“Much has been written about China’s ongoing crackdown on corruption, but now one of the world’s biggest banks has put a price on it.  According to a report published by Bank of America Merrill Lynch this week, the Chinese government’s anti-graft campaign could cost the economy more than $100bn this year alone. [...]  Many of the micro effects of Xi Jingping’s anti-corruption drive have already been well documented of course; a slowdown in the restaurant trade for example, and a big dip in sales of luxury goods.  Over the past year or so, in Shanghai’s posh malls and boutique designer shops – once at the centre of the happy merry-go-round of official largesse and gift giving – you’ve almost been able to hear the sound of the weeping and gnashing of teeth. But the BofAML report suggests that the campaign is also having a significant and troubling macroeconomic effect.  Since early last year, it says, government bank deposits have been soaring, up almost 30% year on year. Even honest officials, the report suggests, are now so terrified of starting new projects, for fear of being seen as corrupt, that they’re simply keeping public funds in the bank.  [...] The report’s authors admit their calculations are a “back-of-the-envelope estimate of fiscal contraction”, but even if they are only half right it is an extraordinary amount of money and it highlights some of the challenges facing China’s anti-corruption crusader-in-chief, President Xi Jinping.”

Some-what related to the above topic, as noted in this Washington Times article:

“A key player in Nigeria’s emergence as Africa’s largest economy says U.S. companies are ceding investment opportunities to China and the Obama administration should do more to reverse the trend.  “The Obama administration has to focus more on Nigeria, said Prince Adetokunbo Sijuwade, whose family holds royal status in a vital corner of southern Nigeria and is invested heavily in transportation and oil infrastructures. “We feel that we can learn from the U.S. in terms of expertise. [...]  Prince Sijuwade speculated that several factors may have deterred U.S. investors in recent years, from concerns about government corruption to security. But he argued that allegations of widespread corruption in Nigeria are “overstated.”“Corruption is all over the world,” he said, noting potential U.S. investors’ fears of violating the Justice Department’s anti-corruption laws as an inhibiting factor on Nigerian investment.”

You Ask – I Answer

This op-ed poses the question “what’s driving pharma’s international bribery scandals?”

You ask – I answer.

A dubious and untested enforcement theory + extreme risk aversion because of potential exclusion from government sponsored healthcare programs + other typical reasons for why other companies face FCPA scrutiny, such as employees and third parties acting contrary to a company’s good-faith compliance policies and procedures = several FCPA enforcement actions against pharma and healthcare related companies.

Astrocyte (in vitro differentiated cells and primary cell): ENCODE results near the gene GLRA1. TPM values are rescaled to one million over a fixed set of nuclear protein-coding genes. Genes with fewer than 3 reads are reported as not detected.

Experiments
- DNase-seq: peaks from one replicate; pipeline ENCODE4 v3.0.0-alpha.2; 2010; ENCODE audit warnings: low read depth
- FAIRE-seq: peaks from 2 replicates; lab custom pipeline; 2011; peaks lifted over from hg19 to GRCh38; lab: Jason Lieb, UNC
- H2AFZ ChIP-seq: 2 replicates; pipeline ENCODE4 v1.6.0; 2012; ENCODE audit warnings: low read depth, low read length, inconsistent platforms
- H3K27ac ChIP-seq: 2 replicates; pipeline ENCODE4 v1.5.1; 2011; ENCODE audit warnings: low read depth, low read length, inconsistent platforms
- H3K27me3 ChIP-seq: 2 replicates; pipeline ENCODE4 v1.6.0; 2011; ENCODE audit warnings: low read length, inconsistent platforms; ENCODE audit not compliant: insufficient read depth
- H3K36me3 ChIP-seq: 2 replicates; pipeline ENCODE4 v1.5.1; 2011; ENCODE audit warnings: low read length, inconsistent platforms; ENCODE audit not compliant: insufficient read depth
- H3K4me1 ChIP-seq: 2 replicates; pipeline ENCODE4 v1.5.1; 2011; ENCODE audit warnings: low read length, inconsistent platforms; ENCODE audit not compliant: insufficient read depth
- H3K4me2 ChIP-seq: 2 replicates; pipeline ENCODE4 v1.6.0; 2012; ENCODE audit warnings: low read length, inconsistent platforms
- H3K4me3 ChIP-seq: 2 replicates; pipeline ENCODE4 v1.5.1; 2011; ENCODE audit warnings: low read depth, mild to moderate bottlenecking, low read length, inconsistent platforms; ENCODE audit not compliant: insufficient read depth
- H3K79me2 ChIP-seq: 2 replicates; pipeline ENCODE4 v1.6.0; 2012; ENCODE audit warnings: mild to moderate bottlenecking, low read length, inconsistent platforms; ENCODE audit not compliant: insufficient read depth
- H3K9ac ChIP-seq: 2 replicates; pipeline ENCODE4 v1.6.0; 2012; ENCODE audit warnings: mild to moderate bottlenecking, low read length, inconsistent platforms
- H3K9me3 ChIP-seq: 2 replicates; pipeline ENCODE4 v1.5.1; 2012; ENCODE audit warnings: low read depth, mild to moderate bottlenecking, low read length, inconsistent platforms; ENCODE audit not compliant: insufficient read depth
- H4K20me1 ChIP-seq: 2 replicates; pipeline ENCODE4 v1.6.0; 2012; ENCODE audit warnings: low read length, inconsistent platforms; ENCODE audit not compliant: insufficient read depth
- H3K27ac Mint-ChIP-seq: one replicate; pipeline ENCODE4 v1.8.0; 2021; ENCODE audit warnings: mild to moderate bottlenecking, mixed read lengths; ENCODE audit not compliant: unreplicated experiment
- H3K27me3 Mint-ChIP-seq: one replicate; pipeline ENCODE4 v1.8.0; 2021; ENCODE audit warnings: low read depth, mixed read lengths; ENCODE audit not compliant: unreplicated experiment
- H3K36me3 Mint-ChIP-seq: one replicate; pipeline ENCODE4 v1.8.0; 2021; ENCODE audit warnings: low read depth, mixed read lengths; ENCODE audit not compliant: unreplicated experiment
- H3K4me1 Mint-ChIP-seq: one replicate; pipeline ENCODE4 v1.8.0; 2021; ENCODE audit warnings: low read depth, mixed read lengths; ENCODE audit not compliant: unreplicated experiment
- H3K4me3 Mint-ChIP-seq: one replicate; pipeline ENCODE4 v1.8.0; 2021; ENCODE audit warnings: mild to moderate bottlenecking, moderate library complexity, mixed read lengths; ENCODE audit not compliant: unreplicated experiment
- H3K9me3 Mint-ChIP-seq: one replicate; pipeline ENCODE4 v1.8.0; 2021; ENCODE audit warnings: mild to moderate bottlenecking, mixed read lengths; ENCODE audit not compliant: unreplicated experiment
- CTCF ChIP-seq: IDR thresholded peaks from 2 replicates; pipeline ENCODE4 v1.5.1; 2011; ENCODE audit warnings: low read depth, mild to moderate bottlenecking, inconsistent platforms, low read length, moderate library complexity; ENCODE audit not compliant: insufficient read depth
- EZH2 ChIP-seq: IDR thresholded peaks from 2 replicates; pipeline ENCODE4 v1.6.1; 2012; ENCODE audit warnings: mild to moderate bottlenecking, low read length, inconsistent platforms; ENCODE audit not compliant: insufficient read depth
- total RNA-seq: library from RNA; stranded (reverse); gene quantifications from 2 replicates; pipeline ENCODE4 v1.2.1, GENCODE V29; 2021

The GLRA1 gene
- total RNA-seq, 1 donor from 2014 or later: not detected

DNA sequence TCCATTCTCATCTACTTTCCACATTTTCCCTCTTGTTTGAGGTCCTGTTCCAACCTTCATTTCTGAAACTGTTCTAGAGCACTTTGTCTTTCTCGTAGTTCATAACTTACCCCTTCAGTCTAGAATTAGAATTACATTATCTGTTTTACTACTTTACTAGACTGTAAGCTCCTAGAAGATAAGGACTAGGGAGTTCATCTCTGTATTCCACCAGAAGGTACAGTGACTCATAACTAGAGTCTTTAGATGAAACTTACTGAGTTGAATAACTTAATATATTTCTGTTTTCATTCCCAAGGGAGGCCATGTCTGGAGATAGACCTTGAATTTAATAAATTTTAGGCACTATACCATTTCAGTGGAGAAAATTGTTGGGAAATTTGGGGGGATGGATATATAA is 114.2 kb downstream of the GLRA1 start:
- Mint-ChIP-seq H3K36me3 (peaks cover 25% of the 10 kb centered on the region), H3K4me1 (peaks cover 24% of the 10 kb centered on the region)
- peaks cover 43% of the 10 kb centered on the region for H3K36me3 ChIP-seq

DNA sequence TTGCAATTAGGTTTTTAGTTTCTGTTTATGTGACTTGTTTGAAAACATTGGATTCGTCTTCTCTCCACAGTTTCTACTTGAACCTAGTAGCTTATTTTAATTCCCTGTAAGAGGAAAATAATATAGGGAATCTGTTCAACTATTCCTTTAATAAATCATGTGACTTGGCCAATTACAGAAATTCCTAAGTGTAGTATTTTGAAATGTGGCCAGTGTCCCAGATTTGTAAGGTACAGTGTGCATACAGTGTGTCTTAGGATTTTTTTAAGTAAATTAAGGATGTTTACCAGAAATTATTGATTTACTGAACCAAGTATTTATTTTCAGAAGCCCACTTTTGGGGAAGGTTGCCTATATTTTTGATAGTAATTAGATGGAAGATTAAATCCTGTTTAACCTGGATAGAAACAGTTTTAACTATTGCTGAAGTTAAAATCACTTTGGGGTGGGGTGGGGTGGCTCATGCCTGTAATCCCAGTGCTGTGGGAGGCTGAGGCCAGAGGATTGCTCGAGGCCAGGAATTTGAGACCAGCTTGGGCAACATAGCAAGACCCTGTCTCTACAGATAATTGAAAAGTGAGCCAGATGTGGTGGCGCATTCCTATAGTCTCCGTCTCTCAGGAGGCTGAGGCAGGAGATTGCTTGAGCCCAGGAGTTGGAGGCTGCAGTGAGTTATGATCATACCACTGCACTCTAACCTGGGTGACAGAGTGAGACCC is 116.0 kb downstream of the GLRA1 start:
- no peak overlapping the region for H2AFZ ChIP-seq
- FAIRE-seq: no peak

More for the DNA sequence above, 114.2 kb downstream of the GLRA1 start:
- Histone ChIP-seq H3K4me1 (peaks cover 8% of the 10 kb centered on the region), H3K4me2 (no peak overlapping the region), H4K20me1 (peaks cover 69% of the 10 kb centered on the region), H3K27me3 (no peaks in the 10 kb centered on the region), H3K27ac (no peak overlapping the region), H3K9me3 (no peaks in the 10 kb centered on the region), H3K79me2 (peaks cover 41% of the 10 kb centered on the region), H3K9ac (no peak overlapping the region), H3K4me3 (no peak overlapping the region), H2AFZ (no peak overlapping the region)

Scrutiny Alerts and Updates

The Wall Street Journal reported earlier this week:

“GlaxoSmithKline PLC is investigating allegations of bribery by employees in the Middle East, according to emails reviewed by The Wall Street Journal, opening a new front for the company as it manages a separate corruption probe in China.  A person familiar with Glaxo’s Mideast operations emailed the U.K. drug company late last year and earlier this year to report what the person said were corrupt practices in Iraq, including continuing issues and alleged misconduct dating from last year and 2012. The emails cite behavior similar to Glaxo’s alleged misconduct in China, including alleged bribery of physicians. [...]  In an email, the person said Glaxo hired 16 government-employed physicians and pharmacists in Iraq as paid sales representatives for the company while they continued to work for the government. A government-employed Iraqi emergency-room physician has prescribed Glaxo products, even when they weren’t in the hospital’s pharmacy and a competitor’s brand was in stock, an email from the person said. Glaxo has been hiring government-employed Iraqi doctors as medical representatives and paying their expenses to attend international conferences, the person alleged in the emails. Glaxo pays other doctors high fees to give lectures in exchange for promoting and prescribing its drugs, the allegations continued. After Glaxo won a contract with the Iraqi Ministry of Health in 2012 to supply the company’s Rotarix vaccine, Glaxo paid for a workshop in Lebanon for Iraqi Ministry of Health officials, the email said. That included paying for a doctor’s family to travel to Lebanon “so it would be a family vacation for him at the hotel.”

As noted in the article, GSK has been under FCPA scrutiny since 2011 and GSK’s scrutiny China was the frequent focus of media attention last summer (see here for the prior post).

Quotable

Russel Ryan (King & Spalding and former high-ranking SEC enforcement attorney) hits a home run with this recent Wall Street Journal editorial titled:  ”When Regulators Think They Are Prosecutors.”  It states, in pertinent part: